Performance & stability
The Podcasts app is polished and offers capabilities in a single app that previously required using two apps. However, the app is not without problems. First of all, the user interface is quite sluggish. When scrolling, there are jerks and lags. I found similar results on both the iPad 3 and the iPhone 4S. It’s surprising to see such poor performance on Apple’s latest hardware. The Podcast app also appears to freeze at times. I observed that if I launched Podcasts when it was not already running, the list of podcasts appeared immediately, but was non-responsive for about 5 seconds while the list reloaded. It appears that the app refreshes the list of podcasts at launch, and does not accept any user input during this operation. In addition, the app crashed while I was using it on several occasions, and at one point, even caused iOS to restart.
It’s clear a lot of attention went into the new Podcasts app. The skeuomorphic tape deck UI might be off-putting to some user interface purists, but I found it mostly inoffensive. The amount of tape on each reel changes depending on the playback position; the reels spin and the tap jiggles periodically; and the tape guide moves out of the way when one jumps forward or backward in the episode. It’s elegant and pixel-perfect, and the attention to detail that went into it is remarkable. However, there is a trade-off between eye candy and performance. That pretty spinning tape deck requires memory, meaning less is available for other apps. This means more delays reloading apps and web pages when you switch back and forth between apps. The animations probably also impact battery life. Obviously Apple feels that the pretty UI elements are worth the cost to performance. Considering app’s responsiveness and stability problems though, I wonder if the right things were prioritized during the app’s development.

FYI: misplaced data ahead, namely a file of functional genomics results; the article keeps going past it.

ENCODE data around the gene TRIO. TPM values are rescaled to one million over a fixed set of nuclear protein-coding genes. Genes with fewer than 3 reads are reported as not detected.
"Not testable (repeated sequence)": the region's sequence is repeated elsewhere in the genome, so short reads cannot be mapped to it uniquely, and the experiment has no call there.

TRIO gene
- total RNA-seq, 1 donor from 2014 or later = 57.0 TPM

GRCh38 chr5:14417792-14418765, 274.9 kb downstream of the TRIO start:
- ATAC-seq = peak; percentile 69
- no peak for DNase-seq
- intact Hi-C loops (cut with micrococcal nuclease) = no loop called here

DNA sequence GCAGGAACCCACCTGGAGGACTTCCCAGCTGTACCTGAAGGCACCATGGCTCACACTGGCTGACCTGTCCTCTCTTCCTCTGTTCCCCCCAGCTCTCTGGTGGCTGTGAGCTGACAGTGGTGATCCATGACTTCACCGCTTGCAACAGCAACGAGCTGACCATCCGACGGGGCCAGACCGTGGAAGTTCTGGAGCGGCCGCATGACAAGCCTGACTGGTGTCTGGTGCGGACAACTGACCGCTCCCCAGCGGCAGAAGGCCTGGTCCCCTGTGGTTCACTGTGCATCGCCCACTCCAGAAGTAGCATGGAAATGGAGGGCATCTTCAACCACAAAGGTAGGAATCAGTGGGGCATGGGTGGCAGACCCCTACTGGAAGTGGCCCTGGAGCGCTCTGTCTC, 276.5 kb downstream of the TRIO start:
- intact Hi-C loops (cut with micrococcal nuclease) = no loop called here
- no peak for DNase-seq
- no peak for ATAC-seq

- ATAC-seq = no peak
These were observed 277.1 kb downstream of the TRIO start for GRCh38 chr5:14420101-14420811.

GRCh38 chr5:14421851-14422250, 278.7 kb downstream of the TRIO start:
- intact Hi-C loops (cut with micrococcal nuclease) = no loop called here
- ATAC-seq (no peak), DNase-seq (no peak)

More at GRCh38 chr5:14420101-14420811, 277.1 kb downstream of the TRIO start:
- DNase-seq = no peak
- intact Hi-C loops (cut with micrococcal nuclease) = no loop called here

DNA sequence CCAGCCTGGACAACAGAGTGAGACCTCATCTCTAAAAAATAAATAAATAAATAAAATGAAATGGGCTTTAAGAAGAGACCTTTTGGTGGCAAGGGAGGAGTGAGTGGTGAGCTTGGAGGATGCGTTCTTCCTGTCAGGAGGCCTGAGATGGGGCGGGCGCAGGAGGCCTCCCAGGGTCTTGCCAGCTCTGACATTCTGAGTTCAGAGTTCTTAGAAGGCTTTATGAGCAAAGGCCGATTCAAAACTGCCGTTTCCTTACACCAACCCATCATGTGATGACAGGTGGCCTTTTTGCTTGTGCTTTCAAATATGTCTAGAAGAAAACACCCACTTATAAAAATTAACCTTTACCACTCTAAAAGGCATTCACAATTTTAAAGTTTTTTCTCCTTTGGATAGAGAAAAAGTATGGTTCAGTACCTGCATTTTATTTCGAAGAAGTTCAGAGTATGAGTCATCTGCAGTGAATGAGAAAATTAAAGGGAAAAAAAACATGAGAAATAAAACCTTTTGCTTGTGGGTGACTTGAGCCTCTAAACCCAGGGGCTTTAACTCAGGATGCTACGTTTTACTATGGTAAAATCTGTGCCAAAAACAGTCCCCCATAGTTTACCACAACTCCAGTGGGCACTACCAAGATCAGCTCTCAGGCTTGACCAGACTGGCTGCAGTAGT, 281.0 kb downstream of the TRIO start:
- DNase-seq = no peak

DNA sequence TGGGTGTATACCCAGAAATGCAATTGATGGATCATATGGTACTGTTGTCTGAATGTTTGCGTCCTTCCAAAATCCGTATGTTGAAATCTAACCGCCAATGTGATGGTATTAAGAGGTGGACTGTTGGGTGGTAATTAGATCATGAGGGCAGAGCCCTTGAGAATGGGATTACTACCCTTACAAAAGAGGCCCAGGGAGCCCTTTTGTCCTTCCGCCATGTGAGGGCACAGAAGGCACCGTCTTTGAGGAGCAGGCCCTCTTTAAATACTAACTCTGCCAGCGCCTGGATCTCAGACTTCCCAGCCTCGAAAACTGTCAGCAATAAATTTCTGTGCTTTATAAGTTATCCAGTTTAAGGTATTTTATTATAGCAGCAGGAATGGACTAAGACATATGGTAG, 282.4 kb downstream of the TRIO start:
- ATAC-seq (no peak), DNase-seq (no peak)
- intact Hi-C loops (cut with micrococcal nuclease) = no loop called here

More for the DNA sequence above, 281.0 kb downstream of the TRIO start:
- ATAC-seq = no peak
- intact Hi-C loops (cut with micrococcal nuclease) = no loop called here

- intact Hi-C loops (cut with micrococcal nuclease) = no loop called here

Overall, Apple’s new Podcasts app for iOS is impressive. Like several recent iOS apps, Podcasts shows that Apple is not afraid to try new things. The app introduces several new UI ideas while borrowing some from elsewhere. Apple obviously wants to help users manage their content more easily, without having to switch back and forth between apps. The dual pedigrees of the Podcasts app is still very obvious though, and some work remains to make the app feel unified and consistent. Even with its problems, Podcasts has now supplanted another app on the first page of my home screen. When I want to download or listen to podcasts, I no longer use any other app—I go to Podcasts. It’s clear that this app is a work in progress, and we can no doubt expect that Apple that will fix the more serious problems soon.
Posted by Michael A. Lowry at 14:45